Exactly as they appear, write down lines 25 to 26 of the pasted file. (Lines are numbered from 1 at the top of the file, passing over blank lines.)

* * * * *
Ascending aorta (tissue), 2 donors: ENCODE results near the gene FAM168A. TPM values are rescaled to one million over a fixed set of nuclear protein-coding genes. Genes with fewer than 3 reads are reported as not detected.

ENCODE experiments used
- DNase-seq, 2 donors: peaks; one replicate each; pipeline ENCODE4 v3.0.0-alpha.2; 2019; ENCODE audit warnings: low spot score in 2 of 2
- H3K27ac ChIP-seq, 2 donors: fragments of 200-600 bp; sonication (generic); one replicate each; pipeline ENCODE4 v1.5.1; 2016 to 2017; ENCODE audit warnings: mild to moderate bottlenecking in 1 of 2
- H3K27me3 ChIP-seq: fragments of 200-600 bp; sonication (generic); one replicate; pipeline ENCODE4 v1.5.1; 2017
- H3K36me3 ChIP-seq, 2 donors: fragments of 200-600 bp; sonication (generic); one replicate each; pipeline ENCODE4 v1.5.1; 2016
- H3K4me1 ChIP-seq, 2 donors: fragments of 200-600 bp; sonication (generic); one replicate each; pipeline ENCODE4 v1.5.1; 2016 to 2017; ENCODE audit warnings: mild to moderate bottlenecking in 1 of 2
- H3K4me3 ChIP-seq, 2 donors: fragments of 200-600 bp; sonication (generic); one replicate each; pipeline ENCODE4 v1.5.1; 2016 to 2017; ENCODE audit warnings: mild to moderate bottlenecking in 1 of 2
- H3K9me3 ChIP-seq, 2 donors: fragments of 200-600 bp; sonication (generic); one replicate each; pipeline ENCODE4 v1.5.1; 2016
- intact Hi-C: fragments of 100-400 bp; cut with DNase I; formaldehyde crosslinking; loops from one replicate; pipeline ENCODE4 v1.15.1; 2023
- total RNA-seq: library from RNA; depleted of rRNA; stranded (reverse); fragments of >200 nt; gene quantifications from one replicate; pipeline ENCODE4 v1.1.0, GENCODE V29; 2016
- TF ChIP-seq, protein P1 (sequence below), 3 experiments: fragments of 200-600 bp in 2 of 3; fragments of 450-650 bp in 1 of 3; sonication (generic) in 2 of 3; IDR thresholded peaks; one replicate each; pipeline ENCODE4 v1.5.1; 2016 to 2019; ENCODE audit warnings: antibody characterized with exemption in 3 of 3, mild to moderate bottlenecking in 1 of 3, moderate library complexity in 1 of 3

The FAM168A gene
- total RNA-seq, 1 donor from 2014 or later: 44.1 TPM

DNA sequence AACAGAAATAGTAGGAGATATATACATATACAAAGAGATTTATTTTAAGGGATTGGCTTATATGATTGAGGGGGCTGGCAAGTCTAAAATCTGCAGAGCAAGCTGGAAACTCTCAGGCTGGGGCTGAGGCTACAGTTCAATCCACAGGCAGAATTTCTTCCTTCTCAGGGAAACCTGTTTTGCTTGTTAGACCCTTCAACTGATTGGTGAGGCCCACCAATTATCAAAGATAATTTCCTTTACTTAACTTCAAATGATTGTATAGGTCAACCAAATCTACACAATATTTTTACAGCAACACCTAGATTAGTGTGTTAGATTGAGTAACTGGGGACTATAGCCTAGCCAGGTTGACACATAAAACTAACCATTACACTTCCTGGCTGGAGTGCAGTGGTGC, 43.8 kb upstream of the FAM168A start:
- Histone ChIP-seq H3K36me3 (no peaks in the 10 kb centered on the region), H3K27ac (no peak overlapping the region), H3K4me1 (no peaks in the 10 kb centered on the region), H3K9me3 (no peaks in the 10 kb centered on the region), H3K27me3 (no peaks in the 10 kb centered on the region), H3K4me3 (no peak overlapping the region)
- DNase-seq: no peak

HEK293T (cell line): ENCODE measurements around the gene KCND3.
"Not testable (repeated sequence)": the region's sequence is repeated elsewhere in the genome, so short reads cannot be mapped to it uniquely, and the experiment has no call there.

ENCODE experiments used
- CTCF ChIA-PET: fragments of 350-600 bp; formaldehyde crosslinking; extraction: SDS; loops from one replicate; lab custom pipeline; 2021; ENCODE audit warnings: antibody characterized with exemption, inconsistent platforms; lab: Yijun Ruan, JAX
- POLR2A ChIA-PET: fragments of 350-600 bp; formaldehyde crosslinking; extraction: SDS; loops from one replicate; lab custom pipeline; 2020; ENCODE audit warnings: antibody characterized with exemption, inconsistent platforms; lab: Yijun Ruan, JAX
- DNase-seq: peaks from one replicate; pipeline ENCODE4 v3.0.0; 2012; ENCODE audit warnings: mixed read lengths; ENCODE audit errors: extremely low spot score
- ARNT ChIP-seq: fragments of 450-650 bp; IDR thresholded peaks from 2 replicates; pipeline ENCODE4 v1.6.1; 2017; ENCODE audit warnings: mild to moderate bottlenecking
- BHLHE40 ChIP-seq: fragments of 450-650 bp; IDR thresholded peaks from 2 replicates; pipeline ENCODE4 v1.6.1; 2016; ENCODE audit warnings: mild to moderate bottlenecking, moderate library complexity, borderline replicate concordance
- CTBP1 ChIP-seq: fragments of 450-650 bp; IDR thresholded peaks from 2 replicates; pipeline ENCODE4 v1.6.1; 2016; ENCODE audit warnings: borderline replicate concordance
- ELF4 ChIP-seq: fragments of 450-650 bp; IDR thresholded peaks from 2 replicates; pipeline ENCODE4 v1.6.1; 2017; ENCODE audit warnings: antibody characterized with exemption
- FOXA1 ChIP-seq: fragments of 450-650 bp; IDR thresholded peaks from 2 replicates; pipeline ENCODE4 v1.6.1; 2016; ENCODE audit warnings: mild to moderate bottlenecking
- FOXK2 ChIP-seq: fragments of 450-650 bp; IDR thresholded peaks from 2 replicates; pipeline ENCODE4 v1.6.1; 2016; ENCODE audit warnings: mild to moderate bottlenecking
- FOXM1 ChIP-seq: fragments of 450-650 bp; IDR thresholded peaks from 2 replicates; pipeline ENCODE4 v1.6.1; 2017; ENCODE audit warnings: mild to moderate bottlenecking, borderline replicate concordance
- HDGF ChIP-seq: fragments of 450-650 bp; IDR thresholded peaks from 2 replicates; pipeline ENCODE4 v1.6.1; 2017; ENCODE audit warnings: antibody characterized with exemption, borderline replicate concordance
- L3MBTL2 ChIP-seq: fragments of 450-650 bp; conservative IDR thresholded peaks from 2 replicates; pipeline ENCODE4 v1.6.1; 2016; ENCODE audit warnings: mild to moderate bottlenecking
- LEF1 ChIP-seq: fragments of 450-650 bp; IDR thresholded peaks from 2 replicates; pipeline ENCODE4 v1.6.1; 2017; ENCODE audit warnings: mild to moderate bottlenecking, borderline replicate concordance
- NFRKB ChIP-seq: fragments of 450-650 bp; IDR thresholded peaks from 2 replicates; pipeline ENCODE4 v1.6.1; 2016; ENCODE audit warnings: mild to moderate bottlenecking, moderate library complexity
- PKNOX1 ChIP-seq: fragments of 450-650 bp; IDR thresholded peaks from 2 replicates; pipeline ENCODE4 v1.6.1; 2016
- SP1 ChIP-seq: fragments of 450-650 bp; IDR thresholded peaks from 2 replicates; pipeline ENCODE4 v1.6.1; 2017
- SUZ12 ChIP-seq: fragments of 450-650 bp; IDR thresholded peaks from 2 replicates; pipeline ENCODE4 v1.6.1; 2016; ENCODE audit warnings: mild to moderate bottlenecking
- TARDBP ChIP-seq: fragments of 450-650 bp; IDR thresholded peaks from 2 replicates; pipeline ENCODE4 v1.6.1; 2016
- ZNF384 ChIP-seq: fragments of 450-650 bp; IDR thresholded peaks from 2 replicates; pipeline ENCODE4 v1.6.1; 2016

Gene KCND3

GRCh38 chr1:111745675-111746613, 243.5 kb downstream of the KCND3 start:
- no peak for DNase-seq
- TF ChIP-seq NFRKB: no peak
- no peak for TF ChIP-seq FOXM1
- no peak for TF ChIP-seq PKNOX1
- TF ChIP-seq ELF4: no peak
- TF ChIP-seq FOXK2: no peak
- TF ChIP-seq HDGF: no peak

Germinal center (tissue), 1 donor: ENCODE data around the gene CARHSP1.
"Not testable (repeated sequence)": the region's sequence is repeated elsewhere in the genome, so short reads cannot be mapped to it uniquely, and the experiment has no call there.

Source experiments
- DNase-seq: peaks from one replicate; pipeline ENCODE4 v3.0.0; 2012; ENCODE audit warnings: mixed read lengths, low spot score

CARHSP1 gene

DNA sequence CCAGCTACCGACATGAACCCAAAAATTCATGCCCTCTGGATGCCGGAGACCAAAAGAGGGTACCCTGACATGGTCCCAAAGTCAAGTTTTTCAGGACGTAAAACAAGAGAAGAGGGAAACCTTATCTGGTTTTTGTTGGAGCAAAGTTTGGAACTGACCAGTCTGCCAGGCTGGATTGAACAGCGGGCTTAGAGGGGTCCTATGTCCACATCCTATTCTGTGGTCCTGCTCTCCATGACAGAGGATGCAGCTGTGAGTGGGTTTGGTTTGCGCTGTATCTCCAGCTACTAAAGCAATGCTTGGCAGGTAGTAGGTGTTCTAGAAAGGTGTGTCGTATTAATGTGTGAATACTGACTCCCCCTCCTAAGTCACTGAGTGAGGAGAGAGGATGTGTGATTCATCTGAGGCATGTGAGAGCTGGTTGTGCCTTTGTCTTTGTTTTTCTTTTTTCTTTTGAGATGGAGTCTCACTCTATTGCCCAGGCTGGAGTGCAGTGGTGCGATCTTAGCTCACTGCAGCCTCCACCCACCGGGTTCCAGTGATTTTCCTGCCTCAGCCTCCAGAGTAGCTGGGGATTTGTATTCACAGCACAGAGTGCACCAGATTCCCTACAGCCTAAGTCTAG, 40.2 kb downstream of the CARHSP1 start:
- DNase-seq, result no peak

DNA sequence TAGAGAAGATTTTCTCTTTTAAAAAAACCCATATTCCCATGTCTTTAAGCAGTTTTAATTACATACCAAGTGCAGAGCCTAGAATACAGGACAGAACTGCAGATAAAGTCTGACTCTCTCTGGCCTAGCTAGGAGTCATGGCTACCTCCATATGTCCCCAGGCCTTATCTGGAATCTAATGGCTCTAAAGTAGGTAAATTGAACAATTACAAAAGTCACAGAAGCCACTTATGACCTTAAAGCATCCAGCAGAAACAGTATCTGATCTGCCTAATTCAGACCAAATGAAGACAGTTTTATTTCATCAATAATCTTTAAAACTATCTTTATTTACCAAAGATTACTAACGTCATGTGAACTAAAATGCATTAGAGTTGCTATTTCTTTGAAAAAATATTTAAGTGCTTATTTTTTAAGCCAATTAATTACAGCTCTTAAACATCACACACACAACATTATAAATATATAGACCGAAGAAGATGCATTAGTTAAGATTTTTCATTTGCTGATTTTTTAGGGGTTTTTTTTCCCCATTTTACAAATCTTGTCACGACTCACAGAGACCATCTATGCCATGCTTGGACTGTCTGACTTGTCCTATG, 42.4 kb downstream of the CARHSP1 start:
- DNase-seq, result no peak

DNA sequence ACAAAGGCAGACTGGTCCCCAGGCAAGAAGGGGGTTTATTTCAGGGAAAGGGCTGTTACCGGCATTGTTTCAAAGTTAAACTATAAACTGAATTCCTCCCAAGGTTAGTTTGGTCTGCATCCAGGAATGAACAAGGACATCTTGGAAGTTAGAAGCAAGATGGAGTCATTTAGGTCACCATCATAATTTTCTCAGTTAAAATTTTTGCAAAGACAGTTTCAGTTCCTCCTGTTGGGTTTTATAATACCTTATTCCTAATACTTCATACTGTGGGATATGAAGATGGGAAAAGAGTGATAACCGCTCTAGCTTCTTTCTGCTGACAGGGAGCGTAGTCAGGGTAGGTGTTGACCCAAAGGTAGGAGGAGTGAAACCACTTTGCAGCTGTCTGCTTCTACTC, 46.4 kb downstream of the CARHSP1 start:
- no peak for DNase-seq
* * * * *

- BHLHE40 ChIP-seq: fragments of 450-650 bp; IDR thresholded peaks from 2 replicates; pipeline ENCODE4 v1.6.1; 2016; ENCODE audit warnings: mild to moderate bottlenecking, moderate library complexity, borderline replicate concordance
- CTBP1 ChIP-seq: fragments of 450-650 bp; IDR thresholded peaks from 2 replicates; pipeline ENCODE4 v1.6.1; 2016; ENCODE audit warnings: borderline replicate concordance